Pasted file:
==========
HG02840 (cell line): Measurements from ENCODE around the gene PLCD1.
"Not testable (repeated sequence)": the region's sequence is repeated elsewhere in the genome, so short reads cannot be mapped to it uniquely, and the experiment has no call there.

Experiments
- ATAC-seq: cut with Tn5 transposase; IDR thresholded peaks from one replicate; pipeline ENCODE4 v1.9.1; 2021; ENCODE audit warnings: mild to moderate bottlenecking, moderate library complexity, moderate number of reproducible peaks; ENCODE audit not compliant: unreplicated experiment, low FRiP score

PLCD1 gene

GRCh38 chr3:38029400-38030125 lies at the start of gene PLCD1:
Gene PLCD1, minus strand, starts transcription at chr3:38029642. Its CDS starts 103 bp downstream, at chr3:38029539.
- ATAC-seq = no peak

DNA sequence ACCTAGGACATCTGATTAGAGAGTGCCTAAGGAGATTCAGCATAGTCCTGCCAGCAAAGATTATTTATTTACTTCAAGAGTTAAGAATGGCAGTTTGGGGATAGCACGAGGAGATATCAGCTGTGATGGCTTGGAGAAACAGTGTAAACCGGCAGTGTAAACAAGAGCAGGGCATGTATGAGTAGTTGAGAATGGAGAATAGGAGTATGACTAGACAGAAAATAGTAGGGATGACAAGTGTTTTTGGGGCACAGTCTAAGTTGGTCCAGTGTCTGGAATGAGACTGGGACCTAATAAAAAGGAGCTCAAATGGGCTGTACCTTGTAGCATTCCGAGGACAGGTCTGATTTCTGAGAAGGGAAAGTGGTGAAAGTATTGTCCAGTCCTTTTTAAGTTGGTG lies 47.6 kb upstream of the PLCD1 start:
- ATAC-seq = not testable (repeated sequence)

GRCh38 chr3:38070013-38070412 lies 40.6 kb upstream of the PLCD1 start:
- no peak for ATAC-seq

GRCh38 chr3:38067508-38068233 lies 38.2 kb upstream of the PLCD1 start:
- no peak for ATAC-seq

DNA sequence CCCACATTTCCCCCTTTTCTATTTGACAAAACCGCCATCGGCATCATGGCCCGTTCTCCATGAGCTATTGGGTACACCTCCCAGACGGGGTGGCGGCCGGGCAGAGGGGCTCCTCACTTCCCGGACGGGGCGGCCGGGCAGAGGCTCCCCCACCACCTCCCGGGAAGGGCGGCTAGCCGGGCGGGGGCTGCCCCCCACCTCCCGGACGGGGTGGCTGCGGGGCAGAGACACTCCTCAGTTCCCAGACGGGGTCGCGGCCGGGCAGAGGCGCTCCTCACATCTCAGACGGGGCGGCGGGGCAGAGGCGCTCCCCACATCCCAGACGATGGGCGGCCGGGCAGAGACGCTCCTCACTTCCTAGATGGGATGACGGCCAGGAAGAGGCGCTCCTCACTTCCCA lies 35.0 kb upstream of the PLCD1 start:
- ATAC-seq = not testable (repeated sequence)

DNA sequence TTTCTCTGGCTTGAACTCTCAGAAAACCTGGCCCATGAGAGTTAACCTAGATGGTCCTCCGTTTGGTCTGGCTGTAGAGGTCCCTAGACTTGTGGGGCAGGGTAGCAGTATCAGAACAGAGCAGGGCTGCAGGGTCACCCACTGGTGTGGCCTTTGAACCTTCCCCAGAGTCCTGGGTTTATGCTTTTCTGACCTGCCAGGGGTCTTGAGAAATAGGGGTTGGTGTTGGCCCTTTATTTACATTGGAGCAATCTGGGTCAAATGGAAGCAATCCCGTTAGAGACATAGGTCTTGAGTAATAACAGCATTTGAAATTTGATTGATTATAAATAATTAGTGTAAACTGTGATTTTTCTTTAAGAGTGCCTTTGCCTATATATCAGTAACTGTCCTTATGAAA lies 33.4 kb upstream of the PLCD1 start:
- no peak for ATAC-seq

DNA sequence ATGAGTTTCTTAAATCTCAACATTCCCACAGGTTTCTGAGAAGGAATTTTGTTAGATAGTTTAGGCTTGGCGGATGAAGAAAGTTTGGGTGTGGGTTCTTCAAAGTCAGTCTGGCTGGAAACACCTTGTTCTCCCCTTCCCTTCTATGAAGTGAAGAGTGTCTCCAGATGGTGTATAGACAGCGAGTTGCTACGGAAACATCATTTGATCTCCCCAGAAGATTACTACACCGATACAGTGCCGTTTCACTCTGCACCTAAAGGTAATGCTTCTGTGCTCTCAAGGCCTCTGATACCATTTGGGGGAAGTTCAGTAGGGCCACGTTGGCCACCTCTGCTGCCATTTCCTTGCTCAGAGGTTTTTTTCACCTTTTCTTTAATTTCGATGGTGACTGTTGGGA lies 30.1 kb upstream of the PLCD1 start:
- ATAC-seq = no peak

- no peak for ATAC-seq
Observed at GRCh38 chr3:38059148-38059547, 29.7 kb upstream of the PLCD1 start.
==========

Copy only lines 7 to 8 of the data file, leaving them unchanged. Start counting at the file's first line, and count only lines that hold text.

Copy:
Gene PLCD1, minus strand, starts transcription at chr3:38029642. Its CDS starts 103 bp downstream, at chr3:38029539.
- ATAC-seq = no peak